You can’t beat someone who never gives up.

— Success is a combination of: Chutzpah, Sisu, and Grit.

There is a cluster of books, all soundly based on scientific research that seem to support those pearls of wisdom our grandparents knew long before social science research had been invented.  “You can’t beat someone who never gives up.”

Grit by Angela Duckworth, Mindset, by Carol Dweck, and How Children Succeed by Paul Tough are directly targeted, at least in part, at those of us in Education, and speak specifically to the development of tenacity.

It is impossible to read very far into these texts without offering up a silent “well, duh…”. Or “I’ve been saying that for years, the harder you work the luckier you get.” But stopping at that point would be not only presumptuous it is also, well, less than gritty. These titles all have something to offer teachers.

The latest thinking shared by those that study these ambiguous traits is that while natural talent and great teaching are common characteristics of the “best of the best” in any given field, the most prominent trait, and therefore the strongest indicator of success is what the Finn’s call sisu, what John Wayne called Grit. It is a learned skill, or at least a trait that can be fostered.

All of this tenacious research builds on those ancient bits of wisdom and explains them; why developing grit is important, what can happens to those that fail to acquire a stubborn streak, and perhaps most importantly how can this powerful life skill be developed.  This is handy knowledge for those of us that needed a bit more from Grandpa than:

“Just keep your nose to the grindstone.”

  • Students that participate in extracurricular activities develop a more dogged mindset, and are 3 times more likely to go to and succeed in college.

In the elementary school extra-curricular, has a different look than it does in secondary ed.  They are however, no less important.  Along with nurturing that chutzpah, extra-curricular activities of every kind increase a sense of belonging, connection between student and school.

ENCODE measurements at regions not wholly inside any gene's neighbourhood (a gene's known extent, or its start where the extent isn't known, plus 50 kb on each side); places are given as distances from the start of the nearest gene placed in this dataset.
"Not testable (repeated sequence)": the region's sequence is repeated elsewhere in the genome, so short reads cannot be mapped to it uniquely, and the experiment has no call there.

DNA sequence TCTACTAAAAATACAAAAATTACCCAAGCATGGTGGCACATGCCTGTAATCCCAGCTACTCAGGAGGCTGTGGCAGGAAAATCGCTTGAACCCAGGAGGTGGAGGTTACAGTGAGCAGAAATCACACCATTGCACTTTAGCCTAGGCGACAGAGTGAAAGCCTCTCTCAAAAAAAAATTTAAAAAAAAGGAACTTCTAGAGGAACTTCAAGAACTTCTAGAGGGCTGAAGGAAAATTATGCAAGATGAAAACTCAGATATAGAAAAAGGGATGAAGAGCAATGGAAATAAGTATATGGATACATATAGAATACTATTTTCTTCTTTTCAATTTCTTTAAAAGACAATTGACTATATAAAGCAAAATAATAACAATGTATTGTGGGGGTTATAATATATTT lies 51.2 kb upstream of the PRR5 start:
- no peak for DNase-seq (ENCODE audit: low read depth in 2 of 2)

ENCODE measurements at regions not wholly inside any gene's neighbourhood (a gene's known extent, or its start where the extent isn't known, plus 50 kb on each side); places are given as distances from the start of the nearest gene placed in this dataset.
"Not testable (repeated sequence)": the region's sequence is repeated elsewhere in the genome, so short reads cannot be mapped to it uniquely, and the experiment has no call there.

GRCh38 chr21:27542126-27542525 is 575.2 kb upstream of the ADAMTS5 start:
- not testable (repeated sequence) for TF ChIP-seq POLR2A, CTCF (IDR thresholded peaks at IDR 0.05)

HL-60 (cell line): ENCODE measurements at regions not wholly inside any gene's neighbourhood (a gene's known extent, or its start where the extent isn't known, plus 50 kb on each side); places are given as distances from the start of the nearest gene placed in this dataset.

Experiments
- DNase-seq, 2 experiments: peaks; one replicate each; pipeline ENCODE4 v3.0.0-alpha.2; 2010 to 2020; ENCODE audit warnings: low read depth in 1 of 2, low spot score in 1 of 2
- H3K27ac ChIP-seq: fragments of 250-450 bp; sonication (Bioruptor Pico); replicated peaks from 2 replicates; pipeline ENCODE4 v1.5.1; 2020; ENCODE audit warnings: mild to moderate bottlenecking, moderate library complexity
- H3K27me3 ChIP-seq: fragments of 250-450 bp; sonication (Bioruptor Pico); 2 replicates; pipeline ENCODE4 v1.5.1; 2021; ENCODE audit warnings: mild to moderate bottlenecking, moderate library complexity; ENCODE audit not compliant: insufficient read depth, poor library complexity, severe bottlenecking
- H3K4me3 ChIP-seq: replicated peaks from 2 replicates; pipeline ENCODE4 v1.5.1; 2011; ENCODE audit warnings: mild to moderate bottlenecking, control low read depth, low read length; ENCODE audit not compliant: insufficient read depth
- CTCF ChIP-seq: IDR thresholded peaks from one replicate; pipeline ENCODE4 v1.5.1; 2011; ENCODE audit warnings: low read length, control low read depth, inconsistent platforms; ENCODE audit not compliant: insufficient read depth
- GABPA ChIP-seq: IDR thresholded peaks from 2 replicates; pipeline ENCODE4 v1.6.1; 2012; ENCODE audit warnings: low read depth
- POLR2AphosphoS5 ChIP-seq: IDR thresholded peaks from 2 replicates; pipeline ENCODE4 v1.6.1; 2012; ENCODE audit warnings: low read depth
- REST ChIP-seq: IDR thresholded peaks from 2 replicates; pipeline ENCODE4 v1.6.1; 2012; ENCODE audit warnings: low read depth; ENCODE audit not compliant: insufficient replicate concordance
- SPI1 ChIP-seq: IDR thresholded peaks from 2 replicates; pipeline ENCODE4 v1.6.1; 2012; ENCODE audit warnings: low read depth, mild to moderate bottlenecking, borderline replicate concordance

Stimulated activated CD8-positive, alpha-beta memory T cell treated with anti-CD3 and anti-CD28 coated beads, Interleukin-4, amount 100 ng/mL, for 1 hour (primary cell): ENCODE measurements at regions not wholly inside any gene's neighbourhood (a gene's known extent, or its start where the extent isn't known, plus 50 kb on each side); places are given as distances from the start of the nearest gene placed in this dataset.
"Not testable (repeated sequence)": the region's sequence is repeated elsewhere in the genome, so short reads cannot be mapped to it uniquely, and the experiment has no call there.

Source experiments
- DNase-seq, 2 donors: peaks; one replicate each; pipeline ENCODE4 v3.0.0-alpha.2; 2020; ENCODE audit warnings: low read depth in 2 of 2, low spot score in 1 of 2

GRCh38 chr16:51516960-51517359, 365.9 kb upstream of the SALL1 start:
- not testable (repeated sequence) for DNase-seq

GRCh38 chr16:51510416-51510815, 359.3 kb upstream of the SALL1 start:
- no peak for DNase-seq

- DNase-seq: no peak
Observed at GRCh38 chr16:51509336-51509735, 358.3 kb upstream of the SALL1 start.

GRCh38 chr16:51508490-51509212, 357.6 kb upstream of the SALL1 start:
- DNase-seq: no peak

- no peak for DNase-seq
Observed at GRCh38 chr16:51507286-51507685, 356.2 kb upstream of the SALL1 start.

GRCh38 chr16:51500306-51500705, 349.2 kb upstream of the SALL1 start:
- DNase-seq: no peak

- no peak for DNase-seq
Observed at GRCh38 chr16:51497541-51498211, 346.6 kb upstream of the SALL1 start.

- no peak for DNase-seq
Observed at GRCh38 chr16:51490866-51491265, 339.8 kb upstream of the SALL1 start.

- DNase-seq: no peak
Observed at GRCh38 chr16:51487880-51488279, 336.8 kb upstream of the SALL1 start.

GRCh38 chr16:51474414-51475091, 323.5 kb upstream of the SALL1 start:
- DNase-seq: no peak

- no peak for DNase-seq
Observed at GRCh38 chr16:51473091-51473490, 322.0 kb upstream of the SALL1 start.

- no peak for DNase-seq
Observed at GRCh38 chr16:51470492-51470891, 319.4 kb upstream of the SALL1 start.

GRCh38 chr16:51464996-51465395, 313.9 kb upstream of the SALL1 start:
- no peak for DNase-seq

• Students who view “failure” as temporary, rather than a value judgement are also more likely score well on a grit scale.

As a byproduct of our own success, it is now quiet possible skate through life with little or no failure. It turns out that this is a less than ideal plan for personal growth and meaningful learning. My literacy teachers’ are right a story without a problem is not a story at all.

  • There is also a very clear link between passion and learned persistence.

My grandfather didn’t get the memo on this one.  Grit is not blind obsessive determination. It is rather the relentless and thoughtful pursuit of a personal goal.  If what I am teaching is not important to my learners than it’s not a pathway to grit.

As an educator, these statistics serve to both justify and propel action in my lessons. I want my students to be as gritty and resilient as a Rocky Balboa- Indiana Jones love child, because in ways that a both selfish and noble, their success is a measure of mine. Yet, I am reluctant to add another item to the litany of things a teacher is responsible for developing in our youth. As a result my work with classroom teaches will explore ways to; seed our lessons with moxie and temerity, help our students explore and find their passions, and encourage them to try so hard that they stumble.

Brian Cleary
Brian Cleary
myerscleary@gmail.com

<p>Mr. Brian Cleary works for the Evergreen School District of Vancouver, WA. He has been in elementary education for almost 25 years, as a teacher, librarian, and currently as an Elementary Instructional Coach. He received his BA in Elementary Education for the University of Puget Sound, and an M.Ed. in Leadership from City University of Seattle. </p> <p>“I believe in the teacher, the student, and learning; the small start of big things, and the teachable moment. I believe in rigor, connecting, and real assessment, that the books of Rowlings, Seuss, and Curtis change lives. I believe that learning to fail is more powerful than learning to win. I believe there ought to be a constitutional amendment outlawing high stakes testing and merit pay. I believe in reading out loud, project-based lessons, and number 2 pencils and teaching children how to learn rather than what to study – and I believe in long, slow, deep, conversations that last more than one period.”</p>

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